The more you teach other lawyers about your field, the more you will be seen as the expert they want to refer their clients to when those clients need help.

But you don’t have to create continuing education classes to do that. Create some reports and articles, forms and checklists, and other resources that speak specifically to lawyers.

What do they need to know? What do they need to ask their clients, and tell them? And make sure you tell them that you’re available to answer their questions and to speak to their clients.

Okay, I can see you nodding your head. This makes perfect sense. But there’s something else.

Wait for it. . .

You should also educate other lawyers who do exactly what you do.

What?! Teach my competition what I know? Why would I do that?

Because they can (and will) get this information somewhere and it might as well be from you.

When your competitors have a case they can’t handle, because it’s too big for them or they have a conflict or they’re too busy to take on more work, they will think about the lawyers they know and respect and refer that business to you.

As the go-to expert in your field, you’ll not only get more referrals, you’ll build your reputation and get invited to speak and publish and network with the stars.

Build a bigger practice by helping other lawyers with theirs.

Here’s how

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What if I don’t play golf?

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Playing golf is a great way to meet other professionals and prospective clients and many lawyers do. But what if you don’t play golf and don’t want to learn?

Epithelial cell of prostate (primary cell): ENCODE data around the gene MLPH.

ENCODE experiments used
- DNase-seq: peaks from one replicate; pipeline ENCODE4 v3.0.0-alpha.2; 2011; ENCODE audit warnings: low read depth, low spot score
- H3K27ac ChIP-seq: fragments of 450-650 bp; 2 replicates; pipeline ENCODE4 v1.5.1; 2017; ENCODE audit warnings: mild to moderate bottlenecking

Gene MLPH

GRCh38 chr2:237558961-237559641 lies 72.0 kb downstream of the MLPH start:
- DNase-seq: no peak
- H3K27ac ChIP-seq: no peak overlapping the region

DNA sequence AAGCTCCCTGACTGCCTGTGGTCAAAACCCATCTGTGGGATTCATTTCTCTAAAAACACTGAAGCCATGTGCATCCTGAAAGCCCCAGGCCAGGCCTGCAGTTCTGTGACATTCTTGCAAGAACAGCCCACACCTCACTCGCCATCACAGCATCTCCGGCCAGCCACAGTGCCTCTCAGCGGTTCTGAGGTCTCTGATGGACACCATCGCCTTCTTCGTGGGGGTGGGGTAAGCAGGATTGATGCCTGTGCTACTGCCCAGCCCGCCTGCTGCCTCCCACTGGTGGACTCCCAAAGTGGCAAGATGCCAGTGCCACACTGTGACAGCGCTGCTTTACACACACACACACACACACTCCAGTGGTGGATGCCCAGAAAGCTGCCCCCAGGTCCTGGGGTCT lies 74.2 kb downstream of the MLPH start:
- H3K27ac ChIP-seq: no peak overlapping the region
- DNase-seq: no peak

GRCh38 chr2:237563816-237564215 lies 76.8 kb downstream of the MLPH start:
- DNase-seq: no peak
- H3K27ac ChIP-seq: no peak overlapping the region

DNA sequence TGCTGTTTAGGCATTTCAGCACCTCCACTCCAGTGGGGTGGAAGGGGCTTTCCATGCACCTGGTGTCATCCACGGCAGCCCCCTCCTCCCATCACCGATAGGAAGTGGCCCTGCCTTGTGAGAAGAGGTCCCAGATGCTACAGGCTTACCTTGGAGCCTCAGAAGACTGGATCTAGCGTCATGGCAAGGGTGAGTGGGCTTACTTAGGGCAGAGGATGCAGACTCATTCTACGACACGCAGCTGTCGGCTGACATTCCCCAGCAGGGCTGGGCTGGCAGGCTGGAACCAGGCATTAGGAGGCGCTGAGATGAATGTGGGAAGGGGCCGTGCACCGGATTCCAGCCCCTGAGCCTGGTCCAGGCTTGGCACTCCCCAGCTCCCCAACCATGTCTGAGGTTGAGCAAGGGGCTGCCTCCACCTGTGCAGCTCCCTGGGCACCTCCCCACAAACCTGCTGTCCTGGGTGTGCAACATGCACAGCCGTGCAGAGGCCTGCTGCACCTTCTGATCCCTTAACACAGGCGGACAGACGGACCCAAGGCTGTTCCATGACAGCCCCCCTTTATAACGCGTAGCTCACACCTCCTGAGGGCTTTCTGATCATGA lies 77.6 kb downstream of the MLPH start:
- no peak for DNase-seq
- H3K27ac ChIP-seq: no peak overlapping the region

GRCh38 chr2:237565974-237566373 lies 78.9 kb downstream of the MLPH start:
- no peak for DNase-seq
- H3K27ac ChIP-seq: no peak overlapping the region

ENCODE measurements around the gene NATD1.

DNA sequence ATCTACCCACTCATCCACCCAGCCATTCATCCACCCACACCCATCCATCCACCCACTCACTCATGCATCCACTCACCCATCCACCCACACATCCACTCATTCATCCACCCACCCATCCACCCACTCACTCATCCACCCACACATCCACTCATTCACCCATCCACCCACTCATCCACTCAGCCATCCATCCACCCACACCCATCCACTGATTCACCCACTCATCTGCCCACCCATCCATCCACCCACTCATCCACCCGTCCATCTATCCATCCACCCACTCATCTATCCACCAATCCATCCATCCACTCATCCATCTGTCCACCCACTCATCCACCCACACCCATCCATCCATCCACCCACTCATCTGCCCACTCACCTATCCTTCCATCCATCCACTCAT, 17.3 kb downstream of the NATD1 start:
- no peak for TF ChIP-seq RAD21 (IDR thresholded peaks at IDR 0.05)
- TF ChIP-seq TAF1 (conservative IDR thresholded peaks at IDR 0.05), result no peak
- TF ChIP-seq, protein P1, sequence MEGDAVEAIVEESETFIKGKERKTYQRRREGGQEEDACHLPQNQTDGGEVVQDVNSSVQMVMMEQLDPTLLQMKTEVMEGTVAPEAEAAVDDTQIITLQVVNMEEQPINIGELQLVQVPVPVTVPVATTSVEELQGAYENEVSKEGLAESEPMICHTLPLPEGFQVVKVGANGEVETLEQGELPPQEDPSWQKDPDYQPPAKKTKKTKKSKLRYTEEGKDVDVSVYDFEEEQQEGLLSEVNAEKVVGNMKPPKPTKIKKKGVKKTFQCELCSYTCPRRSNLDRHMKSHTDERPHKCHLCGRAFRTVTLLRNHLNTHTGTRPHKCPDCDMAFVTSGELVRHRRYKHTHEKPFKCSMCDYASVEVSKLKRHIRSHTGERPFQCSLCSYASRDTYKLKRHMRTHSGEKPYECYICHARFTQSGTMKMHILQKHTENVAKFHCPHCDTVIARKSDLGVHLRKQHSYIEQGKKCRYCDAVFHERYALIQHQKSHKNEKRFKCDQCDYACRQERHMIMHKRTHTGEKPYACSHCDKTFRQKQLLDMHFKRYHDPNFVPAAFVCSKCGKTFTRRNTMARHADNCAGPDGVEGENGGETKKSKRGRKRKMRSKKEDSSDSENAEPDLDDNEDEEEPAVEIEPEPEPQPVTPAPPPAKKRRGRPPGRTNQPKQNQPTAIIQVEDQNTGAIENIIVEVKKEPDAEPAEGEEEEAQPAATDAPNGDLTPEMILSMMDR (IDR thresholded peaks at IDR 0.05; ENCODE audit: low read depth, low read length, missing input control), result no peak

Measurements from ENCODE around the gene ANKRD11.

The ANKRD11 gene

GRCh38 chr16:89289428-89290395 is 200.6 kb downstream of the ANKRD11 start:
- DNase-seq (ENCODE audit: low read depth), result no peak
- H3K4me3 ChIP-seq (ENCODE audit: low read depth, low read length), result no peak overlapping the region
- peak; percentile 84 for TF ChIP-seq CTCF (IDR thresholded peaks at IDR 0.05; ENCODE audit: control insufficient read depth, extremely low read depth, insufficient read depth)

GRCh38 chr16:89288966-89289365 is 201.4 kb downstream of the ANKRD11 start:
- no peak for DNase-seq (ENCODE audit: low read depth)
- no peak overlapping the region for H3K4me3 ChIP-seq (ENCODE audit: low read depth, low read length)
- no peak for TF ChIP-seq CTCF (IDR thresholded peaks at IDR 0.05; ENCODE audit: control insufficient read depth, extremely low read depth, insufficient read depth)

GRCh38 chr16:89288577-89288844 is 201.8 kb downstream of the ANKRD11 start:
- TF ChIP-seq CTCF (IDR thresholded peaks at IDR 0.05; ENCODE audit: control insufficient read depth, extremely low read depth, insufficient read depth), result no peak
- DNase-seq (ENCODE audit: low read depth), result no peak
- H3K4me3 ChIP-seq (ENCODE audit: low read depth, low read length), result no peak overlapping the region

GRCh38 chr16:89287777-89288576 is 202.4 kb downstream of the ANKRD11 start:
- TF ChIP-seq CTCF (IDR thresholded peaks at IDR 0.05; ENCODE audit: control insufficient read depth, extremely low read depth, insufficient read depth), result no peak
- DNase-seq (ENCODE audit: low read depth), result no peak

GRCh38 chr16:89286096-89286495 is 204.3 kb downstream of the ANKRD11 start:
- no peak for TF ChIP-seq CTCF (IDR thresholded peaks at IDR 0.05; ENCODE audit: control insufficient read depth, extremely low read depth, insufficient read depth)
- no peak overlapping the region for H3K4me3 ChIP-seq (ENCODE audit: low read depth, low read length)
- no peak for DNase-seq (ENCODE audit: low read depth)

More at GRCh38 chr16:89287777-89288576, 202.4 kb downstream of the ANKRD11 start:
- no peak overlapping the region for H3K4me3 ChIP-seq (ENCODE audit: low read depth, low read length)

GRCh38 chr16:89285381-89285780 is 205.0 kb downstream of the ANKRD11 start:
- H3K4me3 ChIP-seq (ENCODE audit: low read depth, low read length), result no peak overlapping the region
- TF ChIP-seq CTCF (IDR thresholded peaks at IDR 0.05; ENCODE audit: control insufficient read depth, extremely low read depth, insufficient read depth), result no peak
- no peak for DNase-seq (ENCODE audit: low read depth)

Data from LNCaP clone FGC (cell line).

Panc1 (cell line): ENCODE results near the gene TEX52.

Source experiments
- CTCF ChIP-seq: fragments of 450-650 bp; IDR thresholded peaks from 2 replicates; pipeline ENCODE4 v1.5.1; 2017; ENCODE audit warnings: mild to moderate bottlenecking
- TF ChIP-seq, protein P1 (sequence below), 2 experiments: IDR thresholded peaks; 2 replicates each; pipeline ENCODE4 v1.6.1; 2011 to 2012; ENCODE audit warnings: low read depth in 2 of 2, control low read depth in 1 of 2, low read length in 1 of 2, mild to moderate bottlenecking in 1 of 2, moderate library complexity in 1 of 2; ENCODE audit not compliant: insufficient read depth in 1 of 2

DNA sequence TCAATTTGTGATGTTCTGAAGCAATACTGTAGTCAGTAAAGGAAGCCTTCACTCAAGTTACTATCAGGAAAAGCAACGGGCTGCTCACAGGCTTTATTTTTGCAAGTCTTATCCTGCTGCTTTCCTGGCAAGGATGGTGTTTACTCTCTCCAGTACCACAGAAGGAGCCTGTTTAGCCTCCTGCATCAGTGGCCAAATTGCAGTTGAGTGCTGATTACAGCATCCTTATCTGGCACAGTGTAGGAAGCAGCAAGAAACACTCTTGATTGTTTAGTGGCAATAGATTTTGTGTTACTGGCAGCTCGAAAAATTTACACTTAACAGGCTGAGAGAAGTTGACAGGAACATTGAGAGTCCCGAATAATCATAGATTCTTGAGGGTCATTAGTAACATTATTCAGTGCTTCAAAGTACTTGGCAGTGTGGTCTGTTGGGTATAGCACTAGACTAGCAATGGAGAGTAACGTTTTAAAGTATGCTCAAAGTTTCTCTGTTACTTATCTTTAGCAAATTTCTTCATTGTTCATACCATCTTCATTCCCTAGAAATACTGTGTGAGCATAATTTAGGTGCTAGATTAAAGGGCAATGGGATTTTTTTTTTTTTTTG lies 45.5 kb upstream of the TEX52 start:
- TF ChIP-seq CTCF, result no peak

Sorry, you’re out of luck. No clients for you!

No, there are many ways to meet prospective clients and referral sources that don’t require you to take up a sport or do anything that doesn’t appeal to you.

You can meet people at formal networking groups where professionals and business owners go to meet people, hear speakers, and exchange ideas and leads. You can also meet people informally, as you go about your regular day.

But you don’t have to do any of this. You can meet the kinds of people you want to meet through the people you already know.

Your clients and existing referral sources can introduce you to the professionals and business people they know and do business with.

Lawyers, insurance agents, financial planners, real estate brokers, of course, but also business executives and other influential people in their industry or market. If they’re consumers, they can introduce you to their friends and neighbors.

This isn’t the only way to network, but I can’t think of anything better.

You’re talking to people who know, like, and trust you and are willing to help you. They know people you would like to know, and all you have to do is ask.

But you have to help them help you. You have to tell them who you would like to meet, by name if you know it, or by occupation, business or industry, or other identifying factors.

Tell them who would like to know and ask them to introduce you, or ask them to tell their contact about your upcoming seminar, or about an article you just posted on your blog that might be helpful to them, or anything else that will connect you with the people they know.

This is a remarkably effective, highly targeted way to grow your network. And doesn’t require you to wear any funny pants.

Here’s how to get started with your clients

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Simple dimple

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Let’s face it, marketing can be a pain in the behind. There’s a lot to learn (and keep up with), a lot to do (and/or supervise people who do them), expenses, compliance issues, and the cost of our precious time.

Which is why a lot of people hate marketing. Including me.

But we do it because of the results it delivers and the lifestyle this affords.

But there’s marketing and there’s marketing. It’s not all the same. I don’t do anything I really detest and you shouldn’t either.

Because when you force yourself to do something you hate, you resent doing it, cut corners, and get poor results. Not to mention the ill effects of constant stress.

When it comes to marketing (or anything else), it’s always better to do things you enjoy or are at least comfortable enough to continue doing. And if you can’t find strategies out of the tin that fit that description, choose something and find easier ways to do it.